Posted on Oct 20, 2020

EcoEducation: Restoring Minnesota’s Forests in the Age of Climate Change

Forests are a big part of Minnesota's outdoor and natural identity.  Jim Manolis, the MN Forest Conservation Program Director at the Nature Conservancy pointed out that we care about our forests because of their beauty and recreational value, for the habitat they provide for over 100 species of fish and wildlife, for the wood products and the jobs that the forest industry provides and for their incredible ability to help our water and air remain clean.  We Minnesotan's do care about our forests.  Our changing climate is creating threats to the ongoing health of our forests.  Fortunately there are solutions to these threats.   
The threats from climate change and previous forest management practices put the future health of our forests at risk. 
Minnesota has seen a 2 degree Fahrenheit change in average temperature over the past hundred years, especially in northern Minnesota.  We are having more frequent over 95 degree days.  This change warms things, but it also can dry things out which can be hard on forests.  Warmer winters also mean that some of the insects that would normally die off in the winter are surviving and some of those insects harm trees.  We also are seeing bigger storms and bigger rainfall events, especially more three inches+ per day events.  Logging practices from the past encouraged single species trees, example birch, to take the logged trees place limiting the diversity of our forests.  The changing environment is hard on birch and we are seeing die - off in certain areas. Foraging deer limit the grow back of new species. We've suppressed wildfires which paradoxically creates huge fire risk.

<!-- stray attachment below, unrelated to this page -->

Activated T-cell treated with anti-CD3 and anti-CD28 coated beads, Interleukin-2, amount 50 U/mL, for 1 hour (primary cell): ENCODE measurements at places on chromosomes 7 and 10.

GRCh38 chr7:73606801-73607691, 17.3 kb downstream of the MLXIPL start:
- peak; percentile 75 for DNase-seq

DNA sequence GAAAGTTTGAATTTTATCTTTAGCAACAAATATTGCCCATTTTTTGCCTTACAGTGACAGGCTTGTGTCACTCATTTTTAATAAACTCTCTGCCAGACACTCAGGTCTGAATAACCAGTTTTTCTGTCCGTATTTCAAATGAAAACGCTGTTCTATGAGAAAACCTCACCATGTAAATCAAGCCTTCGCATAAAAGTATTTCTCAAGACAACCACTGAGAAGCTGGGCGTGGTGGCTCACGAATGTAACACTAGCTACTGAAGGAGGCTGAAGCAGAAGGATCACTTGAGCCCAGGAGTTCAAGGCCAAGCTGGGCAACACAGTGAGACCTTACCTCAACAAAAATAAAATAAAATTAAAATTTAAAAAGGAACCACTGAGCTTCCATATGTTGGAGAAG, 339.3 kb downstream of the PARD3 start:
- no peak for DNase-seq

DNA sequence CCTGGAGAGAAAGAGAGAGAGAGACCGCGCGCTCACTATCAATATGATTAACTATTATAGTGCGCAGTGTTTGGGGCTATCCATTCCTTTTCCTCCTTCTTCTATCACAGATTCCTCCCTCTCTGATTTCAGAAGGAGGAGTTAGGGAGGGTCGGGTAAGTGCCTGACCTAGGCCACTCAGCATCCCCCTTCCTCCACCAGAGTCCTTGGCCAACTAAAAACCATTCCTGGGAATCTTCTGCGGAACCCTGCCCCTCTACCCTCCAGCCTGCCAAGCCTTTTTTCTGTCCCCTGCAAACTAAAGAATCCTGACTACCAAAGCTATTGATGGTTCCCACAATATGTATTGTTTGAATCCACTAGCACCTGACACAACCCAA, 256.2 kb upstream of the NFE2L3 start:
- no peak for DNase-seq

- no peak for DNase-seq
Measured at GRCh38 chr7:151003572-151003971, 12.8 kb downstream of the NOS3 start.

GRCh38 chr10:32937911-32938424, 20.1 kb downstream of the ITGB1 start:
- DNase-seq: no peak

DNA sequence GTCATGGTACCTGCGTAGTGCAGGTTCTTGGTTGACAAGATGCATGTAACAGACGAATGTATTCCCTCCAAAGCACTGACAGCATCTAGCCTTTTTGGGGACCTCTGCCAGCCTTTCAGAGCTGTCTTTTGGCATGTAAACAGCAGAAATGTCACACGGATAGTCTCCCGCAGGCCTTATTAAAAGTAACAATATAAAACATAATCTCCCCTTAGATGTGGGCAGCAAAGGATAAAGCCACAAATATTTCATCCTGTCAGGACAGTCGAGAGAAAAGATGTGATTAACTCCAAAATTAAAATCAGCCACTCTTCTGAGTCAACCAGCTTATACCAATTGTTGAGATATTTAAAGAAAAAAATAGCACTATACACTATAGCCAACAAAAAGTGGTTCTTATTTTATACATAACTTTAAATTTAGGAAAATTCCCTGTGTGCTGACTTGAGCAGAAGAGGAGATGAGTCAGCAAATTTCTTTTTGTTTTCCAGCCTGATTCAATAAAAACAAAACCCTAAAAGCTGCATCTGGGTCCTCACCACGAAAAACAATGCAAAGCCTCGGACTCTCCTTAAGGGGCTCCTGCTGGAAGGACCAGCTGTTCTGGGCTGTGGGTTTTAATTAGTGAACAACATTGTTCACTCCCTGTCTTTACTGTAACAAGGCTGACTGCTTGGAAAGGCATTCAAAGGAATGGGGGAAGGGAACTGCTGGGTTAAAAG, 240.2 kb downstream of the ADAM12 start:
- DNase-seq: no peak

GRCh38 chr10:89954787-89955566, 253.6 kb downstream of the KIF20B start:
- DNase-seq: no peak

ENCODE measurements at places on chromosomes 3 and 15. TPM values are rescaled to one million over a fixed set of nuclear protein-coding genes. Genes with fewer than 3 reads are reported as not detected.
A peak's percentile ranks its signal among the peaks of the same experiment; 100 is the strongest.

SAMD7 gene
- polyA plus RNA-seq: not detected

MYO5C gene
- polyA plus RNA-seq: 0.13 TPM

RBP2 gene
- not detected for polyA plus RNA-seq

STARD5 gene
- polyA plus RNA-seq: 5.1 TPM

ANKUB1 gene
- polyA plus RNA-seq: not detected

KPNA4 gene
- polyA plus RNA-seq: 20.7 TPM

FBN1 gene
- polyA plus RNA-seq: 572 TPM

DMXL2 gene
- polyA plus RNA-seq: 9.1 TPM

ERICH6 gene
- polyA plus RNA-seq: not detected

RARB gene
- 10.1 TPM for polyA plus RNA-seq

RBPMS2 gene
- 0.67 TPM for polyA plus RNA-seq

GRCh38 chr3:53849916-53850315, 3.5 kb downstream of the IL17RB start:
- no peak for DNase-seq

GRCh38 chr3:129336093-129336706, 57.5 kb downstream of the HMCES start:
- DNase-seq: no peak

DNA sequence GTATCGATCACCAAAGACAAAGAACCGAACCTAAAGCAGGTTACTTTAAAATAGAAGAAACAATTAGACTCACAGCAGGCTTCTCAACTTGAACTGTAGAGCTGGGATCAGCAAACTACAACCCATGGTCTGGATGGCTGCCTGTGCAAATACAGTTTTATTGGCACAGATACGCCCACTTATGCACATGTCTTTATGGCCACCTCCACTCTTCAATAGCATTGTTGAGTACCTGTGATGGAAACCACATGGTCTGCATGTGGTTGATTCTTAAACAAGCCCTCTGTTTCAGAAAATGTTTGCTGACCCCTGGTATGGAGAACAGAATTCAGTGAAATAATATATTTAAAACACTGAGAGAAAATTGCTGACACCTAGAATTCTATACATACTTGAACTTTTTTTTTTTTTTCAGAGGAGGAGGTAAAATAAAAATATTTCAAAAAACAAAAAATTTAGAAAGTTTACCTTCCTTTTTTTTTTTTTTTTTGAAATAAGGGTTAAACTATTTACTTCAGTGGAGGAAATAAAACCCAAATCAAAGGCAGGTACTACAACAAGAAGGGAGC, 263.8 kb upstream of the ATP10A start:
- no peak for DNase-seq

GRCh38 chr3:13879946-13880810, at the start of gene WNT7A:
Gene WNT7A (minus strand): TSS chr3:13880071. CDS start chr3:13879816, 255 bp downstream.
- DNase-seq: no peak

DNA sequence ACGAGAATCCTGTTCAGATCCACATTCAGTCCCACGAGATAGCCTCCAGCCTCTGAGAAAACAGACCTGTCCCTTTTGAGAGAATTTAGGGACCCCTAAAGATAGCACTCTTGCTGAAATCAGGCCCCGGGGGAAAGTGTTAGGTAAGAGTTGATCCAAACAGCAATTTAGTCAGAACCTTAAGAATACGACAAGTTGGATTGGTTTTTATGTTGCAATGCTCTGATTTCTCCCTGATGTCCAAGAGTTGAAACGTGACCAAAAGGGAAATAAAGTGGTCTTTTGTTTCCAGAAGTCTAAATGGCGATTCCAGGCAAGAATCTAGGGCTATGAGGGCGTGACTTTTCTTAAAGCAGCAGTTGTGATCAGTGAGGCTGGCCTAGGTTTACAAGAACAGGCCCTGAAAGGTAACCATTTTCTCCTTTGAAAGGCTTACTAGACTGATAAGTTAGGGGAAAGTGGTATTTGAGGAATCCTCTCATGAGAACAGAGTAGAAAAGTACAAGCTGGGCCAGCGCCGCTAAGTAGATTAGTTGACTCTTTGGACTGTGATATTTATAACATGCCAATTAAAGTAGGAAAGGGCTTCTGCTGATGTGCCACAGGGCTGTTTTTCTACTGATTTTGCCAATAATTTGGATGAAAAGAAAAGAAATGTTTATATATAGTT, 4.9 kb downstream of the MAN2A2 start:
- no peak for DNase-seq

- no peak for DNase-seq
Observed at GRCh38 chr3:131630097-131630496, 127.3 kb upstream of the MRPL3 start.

We have courses of action to address the threats to the forest and they fall in two camps - mitigation and adaption.  The mitigation side of the coin includes topics that we've discussed in our meetings and are about reducing carbon emissions.  The adaption side of the coin is a realization that some of the change described above is not reversible and we need to help nature adjust. 
Planting trees is actually a way to address both sides of the coin.  Trees help take carbon out of the atmosphere and if you attend to ensuring that the plantings are diverse you help make the forests more complex and diverse which will essentially create a hedge against future climate unknown.  Another key to planting is species selection.  Paper Birch unfortunately is not a tree that is going to handle the type of change we are seeing in northern Minnesota. White Pine, however actually has a range that goes farther south than Paper Birch and so will be a good pick for our northern forests.  Red Oak and Burr Oak are also species that have a range that is farther south and will likely do well.  Planting the trees is not enough.  They shoot for an 80% survival rate and that means the trees need to be monitored and protected when they are young  - especially from deer. 
The Nature Conservancy has planted about 4.37 Million trees in the past 10 years across over 20,000 acres in the arrowhead area of Minnesota.  They have set a goal to double that over the next five years.  They are expanding west into the Chippewa National Forest.  They are also expanding scope by working with private land owners and working with the state and the School Trust lands.  The Nature Conservancy is also examining which land will have the most ROI because it will be the most resilient to climate change in companion with these tree planting efforts.